How to Find Your Parenting Village
When I was seven months pregnant with my oldest son, we packed up our lives in Ontario, boarded a plane and moved out west. We didn’t know anyone in our new home town, and neither of our parents were able to make it out to visit us until our son was about six months old.
It was lonely.
This was the first time I didn’t have school or work as a place to meet new people. I didn’t know where to turn to find friends, and as a brand new mother I desperately needed friends.
Friends who I could ask for help when my husband worked 12 hour shifts, friends I could ask for advice when he wouldn’t nurse, and someone to tell me where the yummiest kid-friendly places to eat were.
Being a mother is hard, and exhausting, and it can feel very isolating. The saying “it takes a village to raise a child” isn’t wrong, but in today’s day and age where people, like me, live nowhere near their families finding that village can be tough.
Don't Give Up
Don’t be discouraged if your first or second or even third attempt doesn’t work out. When I started my quest to find my village, I started with the parents who were in our prenatal class. We had hung out for one weekend, and the instructor suggested we all meet up again after our children were born so we could support and encourage each other.
We hung out once. I thought it went well. I had fun, but apparently the other adults disagreed, and with the exception of one, I never saw them again. I’m sure they had valid reasons (like being busy) but nonetheless it hurt to be so unceremoniously rejected by the only people I had the opportunity to meet.
I tried again with a different group of moms.
This time I couldn’t stand them. I’m sure they were lovely people, but they just rubbed me the wrong way. I have never felt so judgmental in my life, but in the hour I was with them, everything they did seemed wrong, or odd, or something I would never ever do. It didn’t help that I felt like they were also judging me for not meeting their standard.
They were not my village.
4 Different Places to Look for Your Village
There are so many different places for you to look for your village. Don’t limit yourself to one way, simply because you feel like that’s how you’re supposed to do it.
1. The Local Park
The first place to meet new parents is the park. I know this means that you will actually have to speak to other people at the park, which can be uncomfortable. But a bunch of the men and women I hang out with on a regular basis are people I saw at the park all of the time.
2. Your Neighbourhood
Your neighbours might also be a good community to embed yourself in. You live there already, so you might as well set down some roots. In our neighbourhood the kids are always outside playing with each other. I speak to those who live beside me on a regular basis. And I know there are about ten families with kids my sons' ages within two blocks.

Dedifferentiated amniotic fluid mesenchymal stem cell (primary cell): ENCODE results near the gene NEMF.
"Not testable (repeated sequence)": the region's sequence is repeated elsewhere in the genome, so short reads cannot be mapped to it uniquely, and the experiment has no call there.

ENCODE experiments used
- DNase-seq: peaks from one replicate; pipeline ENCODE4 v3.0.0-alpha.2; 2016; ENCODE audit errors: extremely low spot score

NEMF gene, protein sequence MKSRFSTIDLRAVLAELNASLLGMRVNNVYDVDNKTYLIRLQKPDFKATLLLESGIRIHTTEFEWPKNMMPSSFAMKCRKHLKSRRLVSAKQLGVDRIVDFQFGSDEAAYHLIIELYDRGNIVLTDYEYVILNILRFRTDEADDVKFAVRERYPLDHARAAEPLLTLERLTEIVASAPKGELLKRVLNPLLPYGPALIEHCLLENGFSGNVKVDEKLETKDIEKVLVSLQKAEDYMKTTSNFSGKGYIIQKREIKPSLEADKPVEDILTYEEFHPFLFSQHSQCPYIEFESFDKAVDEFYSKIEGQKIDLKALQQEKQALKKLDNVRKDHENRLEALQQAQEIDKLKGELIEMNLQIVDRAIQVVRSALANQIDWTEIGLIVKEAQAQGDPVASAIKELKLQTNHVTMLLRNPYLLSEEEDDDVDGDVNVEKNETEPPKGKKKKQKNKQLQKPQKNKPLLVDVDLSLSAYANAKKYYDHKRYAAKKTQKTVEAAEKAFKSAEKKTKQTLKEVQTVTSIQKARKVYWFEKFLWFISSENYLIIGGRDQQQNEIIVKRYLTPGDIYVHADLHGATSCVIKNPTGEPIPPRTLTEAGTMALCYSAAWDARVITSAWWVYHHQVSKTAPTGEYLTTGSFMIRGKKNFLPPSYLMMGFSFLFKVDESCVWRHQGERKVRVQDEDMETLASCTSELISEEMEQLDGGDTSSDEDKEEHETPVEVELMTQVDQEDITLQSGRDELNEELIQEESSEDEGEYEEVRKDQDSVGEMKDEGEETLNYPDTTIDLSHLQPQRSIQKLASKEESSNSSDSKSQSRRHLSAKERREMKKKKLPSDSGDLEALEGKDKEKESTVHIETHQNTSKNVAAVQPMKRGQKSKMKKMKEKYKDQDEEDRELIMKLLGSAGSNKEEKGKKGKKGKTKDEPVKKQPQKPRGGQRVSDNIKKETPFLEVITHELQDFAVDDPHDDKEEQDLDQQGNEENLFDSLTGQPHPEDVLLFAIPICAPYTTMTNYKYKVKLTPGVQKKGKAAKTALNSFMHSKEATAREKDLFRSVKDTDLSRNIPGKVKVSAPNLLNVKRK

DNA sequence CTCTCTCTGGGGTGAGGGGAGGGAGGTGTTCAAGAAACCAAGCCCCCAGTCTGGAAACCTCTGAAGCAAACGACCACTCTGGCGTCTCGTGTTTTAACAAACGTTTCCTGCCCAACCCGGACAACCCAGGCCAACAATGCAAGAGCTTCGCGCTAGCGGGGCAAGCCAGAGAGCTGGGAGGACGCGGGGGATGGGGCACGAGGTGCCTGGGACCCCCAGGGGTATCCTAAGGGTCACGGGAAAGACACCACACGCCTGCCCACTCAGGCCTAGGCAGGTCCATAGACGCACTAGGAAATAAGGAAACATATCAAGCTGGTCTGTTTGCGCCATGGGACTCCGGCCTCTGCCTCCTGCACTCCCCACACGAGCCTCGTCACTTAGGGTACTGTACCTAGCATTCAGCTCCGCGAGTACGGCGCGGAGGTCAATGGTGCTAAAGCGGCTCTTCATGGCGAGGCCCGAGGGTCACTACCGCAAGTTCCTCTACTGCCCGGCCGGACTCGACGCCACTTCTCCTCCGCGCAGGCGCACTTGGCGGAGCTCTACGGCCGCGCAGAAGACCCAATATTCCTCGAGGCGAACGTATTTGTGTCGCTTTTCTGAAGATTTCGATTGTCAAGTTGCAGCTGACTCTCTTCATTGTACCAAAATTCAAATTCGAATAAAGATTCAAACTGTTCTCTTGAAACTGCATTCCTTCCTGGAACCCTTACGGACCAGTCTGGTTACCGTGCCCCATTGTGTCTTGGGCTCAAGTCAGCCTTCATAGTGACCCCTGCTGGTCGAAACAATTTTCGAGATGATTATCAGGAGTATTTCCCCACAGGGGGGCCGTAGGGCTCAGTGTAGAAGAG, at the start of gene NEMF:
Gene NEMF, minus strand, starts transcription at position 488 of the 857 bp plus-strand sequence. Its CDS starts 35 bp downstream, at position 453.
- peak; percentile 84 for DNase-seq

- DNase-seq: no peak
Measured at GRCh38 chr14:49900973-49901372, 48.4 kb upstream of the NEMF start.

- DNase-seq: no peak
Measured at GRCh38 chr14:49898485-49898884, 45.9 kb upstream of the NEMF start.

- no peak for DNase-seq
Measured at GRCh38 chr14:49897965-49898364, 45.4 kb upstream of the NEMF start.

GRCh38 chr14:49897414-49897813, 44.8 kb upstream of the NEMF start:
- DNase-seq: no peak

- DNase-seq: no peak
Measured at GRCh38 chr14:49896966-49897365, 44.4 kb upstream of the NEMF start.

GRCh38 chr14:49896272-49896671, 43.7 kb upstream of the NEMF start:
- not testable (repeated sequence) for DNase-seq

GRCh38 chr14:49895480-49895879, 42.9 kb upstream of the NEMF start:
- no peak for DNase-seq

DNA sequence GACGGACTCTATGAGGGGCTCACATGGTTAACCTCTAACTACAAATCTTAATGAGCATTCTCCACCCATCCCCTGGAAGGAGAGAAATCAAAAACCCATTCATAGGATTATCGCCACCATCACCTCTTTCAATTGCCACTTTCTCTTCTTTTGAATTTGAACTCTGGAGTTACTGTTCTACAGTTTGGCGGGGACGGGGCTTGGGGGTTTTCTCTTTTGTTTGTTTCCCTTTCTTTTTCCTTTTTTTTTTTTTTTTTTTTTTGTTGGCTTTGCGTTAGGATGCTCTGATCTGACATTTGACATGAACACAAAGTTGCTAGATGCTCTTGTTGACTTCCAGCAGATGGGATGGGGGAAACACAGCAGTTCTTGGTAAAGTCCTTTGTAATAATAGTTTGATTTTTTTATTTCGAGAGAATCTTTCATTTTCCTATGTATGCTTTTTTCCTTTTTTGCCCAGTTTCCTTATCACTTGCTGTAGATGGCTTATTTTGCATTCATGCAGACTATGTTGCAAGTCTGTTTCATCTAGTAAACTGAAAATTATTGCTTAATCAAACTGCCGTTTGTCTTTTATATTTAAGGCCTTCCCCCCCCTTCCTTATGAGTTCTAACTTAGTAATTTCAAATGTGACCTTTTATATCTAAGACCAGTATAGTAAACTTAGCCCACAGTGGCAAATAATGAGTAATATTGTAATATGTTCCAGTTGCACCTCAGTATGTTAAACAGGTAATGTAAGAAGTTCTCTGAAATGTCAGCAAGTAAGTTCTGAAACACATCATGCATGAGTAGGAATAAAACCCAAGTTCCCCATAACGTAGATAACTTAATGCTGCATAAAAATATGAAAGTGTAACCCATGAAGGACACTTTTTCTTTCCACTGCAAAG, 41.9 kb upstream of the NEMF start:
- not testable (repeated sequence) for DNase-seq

3. Community Centers
I don’t know about your area, but there are tons of different community centres around here and each one had it’s own parenting group. It was at one of those mom and babe groups that I eventually found the first members of my village. They are fantastic.
When my husband had to go away for work for a few weeks they were the first to call to see if I needed them to come and take my son for a couple of hours so I could shower, wash the floor, or dance like no one was watching and actually have no one there watching.
4. Facebook and Other Forms of Social Media
I'm a member of a few mom groups online. While I haven’t met many of these women in person, I do know that if I ever have a question about parenting, relationships, or work they have an answer.
If they don't have an answer it's often because they are trying to learn the same thing. Solidarity ladies. These women understand the struggles of bedtime, the horrors of potty training, and the joys of afternoon snuggles.
Even though we didn't see each other in person, together we wove our way through to understanding what to do. And when when one of our number is struggling, the community comes together to help them in anyway they can.
Accept Non-Parents Into the Fold
Just because you now have a baby, does not mean that you have to throw all of your childless friends out the window. The members of your village don’t all have to be parents and they don’t all have to have kids who are the same age as yours.
My boys have a bunch of aunties from my dance class who either don’t have kids or have kids who are much older (some of them have kids older than I am).
I also have other villagers from my writing group. When I was overdue with my second child and the three families I had lined up to watch my child all had something come up to make them unavailable, it was a member of my writers group who stepped up and said I could call her anytime to watch my oldest.
Plus if these women knew you from before you became pregnant, they can help you not lose that connection to yourself. Trust me, one of the things I struggled with the most was realizing I had no idea who I was outside of "mom."
So if you are like I was, seven-months pregnant, shy, and needing to build a village from scratch don’t worry, it might take a few tries, but you will find them, and they will make this thing called parenting so much easier.